In part 1 of this 2-part article, the tremendous and on-going training needs of fire-rescue personnel were discussed. We recognized that in today's fire service, diversity of topics is required to maintain proficiency in all expected areas of service. We also acknowledged that all of this training requires time and as a company officer/squad leader, it is our job to maximize the available training moments. In order to gain the greatest benefit, we can look towards "high risk - low frequency" responses/activities to provide guidance for topic areas. Also, five general areas were identified for assessing training needs. These are:
In part this article we will identify five different ways and opportunities for you to guide a training exercise with your personnel. These examples are "low-tech" in that they require minimal upfront equipment or supplies. They are also time sensitive in that they can be started and stopped without putting your company out of service.
All apparatus have required check-off sheets of equipment, supplies and operational readiness. Depending on your organization, this may be accomplished everyday at the beginning of the duty shift, on a particular day of the week or after each call or use. These times provide us with a great opportunity to conduct training. The equipment is exposed and in many cases taken out of compartments. We have our hands on tools. Ask the person checking the equipment about the indications for use, how to deploy the tools, identify safety precautions, how to troubleshoot operational problems (especially important for power tools), maintenance considerations, and finally, what can be used for the job if that particular tool cannot be employed. This type of training works well for newer members and when new equipment is placed on the truck.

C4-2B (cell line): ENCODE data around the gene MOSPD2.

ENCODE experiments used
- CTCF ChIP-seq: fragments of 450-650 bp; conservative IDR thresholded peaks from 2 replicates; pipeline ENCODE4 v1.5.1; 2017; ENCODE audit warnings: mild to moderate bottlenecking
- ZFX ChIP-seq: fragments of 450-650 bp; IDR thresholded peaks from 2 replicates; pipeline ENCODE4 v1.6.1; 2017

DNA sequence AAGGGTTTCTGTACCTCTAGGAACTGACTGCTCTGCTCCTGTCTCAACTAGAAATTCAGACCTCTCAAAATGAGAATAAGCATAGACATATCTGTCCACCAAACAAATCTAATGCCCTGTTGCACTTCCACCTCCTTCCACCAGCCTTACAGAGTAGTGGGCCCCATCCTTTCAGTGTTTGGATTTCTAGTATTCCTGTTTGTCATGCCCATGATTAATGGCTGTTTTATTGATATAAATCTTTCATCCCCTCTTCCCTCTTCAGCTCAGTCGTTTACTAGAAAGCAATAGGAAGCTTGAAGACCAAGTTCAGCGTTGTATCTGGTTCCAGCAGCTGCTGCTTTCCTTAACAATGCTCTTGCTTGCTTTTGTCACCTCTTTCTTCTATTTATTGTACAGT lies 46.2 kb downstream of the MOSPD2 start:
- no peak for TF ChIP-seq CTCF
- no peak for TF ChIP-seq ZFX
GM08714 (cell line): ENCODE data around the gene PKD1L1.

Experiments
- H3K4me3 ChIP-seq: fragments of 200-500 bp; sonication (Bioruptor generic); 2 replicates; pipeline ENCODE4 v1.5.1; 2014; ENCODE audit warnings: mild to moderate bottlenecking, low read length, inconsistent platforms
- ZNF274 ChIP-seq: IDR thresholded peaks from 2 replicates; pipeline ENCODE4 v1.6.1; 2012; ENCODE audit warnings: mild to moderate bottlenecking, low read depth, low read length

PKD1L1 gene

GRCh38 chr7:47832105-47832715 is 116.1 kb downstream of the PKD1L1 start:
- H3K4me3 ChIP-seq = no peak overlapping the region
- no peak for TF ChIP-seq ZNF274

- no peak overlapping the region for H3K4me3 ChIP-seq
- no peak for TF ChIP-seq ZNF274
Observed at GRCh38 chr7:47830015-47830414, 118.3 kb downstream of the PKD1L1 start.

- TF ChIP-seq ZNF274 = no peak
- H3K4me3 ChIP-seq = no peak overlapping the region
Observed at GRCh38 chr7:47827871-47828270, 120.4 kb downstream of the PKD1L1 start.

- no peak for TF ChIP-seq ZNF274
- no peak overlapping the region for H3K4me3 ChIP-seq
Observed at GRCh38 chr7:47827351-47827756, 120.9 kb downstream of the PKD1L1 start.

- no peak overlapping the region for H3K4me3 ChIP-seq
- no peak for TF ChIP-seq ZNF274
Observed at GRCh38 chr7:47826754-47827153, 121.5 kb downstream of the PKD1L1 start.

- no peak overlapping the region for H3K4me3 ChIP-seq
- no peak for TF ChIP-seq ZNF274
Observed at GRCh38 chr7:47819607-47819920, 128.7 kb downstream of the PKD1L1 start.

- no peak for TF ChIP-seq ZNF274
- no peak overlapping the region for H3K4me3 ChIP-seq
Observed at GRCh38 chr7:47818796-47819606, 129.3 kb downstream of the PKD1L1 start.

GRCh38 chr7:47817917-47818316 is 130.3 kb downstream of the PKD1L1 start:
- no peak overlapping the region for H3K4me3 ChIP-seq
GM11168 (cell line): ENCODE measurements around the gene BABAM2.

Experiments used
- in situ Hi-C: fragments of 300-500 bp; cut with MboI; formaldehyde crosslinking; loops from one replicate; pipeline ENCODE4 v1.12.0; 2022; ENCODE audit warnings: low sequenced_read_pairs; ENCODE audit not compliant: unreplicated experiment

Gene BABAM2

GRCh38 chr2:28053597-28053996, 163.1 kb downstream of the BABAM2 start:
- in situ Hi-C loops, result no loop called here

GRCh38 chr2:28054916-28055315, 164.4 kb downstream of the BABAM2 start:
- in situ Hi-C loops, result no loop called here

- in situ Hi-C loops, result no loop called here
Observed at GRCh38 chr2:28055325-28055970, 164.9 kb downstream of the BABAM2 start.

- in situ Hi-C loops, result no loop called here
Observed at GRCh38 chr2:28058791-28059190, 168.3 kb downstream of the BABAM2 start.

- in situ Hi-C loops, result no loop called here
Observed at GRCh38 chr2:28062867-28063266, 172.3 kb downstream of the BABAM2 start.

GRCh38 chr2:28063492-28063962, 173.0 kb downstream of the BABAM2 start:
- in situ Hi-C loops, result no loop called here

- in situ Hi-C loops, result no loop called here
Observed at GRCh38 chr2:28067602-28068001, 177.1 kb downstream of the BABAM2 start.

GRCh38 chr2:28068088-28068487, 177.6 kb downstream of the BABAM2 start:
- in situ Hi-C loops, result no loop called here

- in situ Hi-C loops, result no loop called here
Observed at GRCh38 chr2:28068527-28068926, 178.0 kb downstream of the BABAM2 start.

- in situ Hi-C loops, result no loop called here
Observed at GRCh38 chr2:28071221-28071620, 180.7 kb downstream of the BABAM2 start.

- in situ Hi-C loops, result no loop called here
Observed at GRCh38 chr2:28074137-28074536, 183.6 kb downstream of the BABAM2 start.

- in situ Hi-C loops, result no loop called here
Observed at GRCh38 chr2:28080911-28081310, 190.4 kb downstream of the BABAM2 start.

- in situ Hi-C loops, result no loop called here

While the apparatus operator/driver is checking the mechanical components and pump, take the time to discuss and review items related to his/her duties. For engine companies, this would be a good time to talk about pump pressures for hose lines, signaling methods for charging and shutting down lines, discussing relay pumping or even uncommon evolutions like standpipe and sprinkler supply pumping.
Many departments maintain spare fire apparatus. Take a look at yours. Is the equipment on that spare identical to the front line piece? Is it older, maybe even antique? Will the troops know how to assemble and employ the equipment? Take the time when checking these older trucks to assure that all players can utilize the gear.
Are you responsible for keeping inventory for stock items that are not kept on front line pieces? Do you have a cache of equipment and supplies for mass casualty incidents, HAZMAT or terrorism response? Has it been a while since you and your crew received training on this cache? Use the time while completing these inventories to review what you stock, when it would be deployed, who would use it, and how it is to be used.
There is probably no better source of "training moments" than at the incident scene. Of course, we need to be keenly aware of the right time and right forum. But, don't miss the opportunity to emphasize training points.
During defensive operations, as events settle and there is not as much activity, gather your crew and discuss the incident. Areas to look at include, but are not limited to tactics, the Incident command system and how accountability was monitored. Each of these can be expanded to fit the needs of the group.
It is also possible to find training moments during offensive fire operations. If you have newer members, use these times to explain some of the "whys" of what is going. Overhaul operations and ventilation operations have many teachable points. These include how and why operations are being carried out in a particular manner.